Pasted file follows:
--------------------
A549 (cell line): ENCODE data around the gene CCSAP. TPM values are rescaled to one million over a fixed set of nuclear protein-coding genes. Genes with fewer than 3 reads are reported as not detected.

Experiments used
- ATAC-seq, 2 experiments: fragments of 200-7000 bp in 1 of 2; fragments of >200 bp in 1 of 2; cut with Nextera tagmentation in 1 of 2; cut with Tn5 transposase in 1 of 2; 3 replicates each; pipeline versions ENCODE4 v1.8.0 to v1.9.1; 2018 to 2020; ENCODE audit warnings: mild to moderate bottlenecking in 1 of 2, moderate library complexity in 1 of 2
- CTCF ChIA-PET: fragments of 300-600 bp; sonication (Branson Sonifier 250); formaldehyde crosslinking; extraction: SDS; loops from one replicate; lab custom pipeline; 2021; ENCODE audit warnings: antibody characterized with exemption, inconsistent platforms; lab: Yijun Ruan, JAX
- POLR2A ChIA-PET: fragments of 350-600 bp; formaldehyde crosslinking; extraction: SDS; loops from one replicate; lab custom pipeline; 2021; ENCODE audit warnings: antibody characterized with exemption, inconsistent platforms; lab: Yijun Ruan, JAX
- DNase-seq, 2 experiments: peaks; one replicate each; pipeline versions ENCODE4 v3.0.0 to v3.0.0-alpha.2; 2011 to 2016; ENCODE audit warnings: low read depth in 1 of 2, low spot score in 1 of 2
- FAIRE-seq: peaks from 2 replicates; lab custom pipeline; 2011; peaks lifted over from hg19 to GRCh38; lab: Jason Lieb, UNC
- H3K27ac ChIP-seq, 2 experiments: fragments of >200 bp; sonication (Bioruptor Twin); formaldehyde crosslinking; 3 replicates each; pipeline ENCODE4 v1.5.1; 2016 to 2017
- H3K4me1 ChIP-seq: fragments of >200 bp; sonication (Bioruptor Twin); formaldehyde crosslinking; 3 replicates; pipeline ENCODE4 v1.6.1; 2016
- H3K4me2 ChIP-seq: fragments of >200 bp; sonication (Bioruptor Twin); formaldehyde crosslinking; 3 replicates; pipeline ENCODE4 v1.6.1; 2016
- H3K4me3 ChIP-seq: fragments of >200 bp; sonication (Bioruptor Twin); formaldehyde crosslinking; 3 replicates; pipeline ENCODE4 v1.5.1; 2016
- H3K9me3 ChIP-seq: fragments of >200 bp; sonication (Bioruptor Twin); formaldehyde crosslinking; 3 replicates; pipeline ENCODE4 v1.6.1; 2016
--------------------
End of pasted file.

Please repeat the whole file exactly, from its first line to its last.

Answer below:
A549 (cell line): ENCODE data around the gene CCSAP. TPM values are rescaled to one million over a fixed set of nuclear protein-coding genes. Genes with fewer than 3 reads are reported as not detected.

Experiments used
- ATAC-seq, 2 experiments: fragments of 200-7000 bp in 1 of 2; fragments of >200 bp in 1 of 2; cut with Nextera tagmentation in 1 of 2; cut with Tn5 transposase in 1 of 2; 3 replicates each; pipeline versions ENCODE4 v1.8.0 to v1.9.1; 2018 to 2020; ENCODE audit warnings: mild to moderate bottlenecking in 1 of 2, moderate library complexity in 1 of 2
- CTCF ChIA-PET: fragments of 300-600 bp; sonication (Branson Sonifier 250); formaldehyde crosslinking; extraction: SDS; loops from one replicate; lab custom pipeline; 2021; ENCODE audit warnings: antibody characterized with exemption, inconsistent platforms; lab: Yijun Ruan, JAX
- POLR2A ChIA-PET: fragments of 350-600 bp; formaldehyde crosslinking; extraction: SDS; loops from one replicate; lab custom pipeline; 2021; ENCODE audit warnings: antibody characterized with exemption, inconsistent platforms; lab: Yijun Ruan, JAX
- DNase-seq, 2 experiments: peaks; one replicate each; pipeline versions ENCODE4 v3.0.0 to v3.0.0-alpha.2; 2011 to 2016; ENCODE audit warnings: low read depth in 1 of 2, low spot score in 1 of 2
- FAIRE-seq: peaks from 2 replicates; lab custom pipeline; 2011; peaks lifted over from hg19 to GRCh38; lab: Jason Lieb, UNC
- H3K27ac ChIP-seq, 2 experiments: fragments of >200 bp; sonication (Bioruptor Twin); formaldehyde crosslinking; 3 replicates each; pipeline ENCODE4 v1.5.1; 2016 to 2017
- H3K4me1 ChIP-seq: fragments of >200 bp; sonication (Bioruptor Twin); formaldehyde crosslinking; 3 replicates; pipeline ENCODE4 v1.6.1; 2016
- H3K4me2 ChIP-seq: fragments of >200 bp; sonication (Bioruptor Twin); formaldehyde crosslinking; 3 replicates; pipeline ENCODE4 v1.6.1; 2016
- H3K4me3 ChIP-seq: fragments of >200 bp; sonication (Bioruptor Twin); formaldehyde crosslinking; 3 replicates; pipeline ENCODE4 v1.5.1; 2016
- H3K9me3 ChIP-seq: fragments of >200 bp; sonication (Bioruptor Twin); formaldehyde crosslinking; 3 replicates; pipeline ENCODE4 v1.6.1; 2016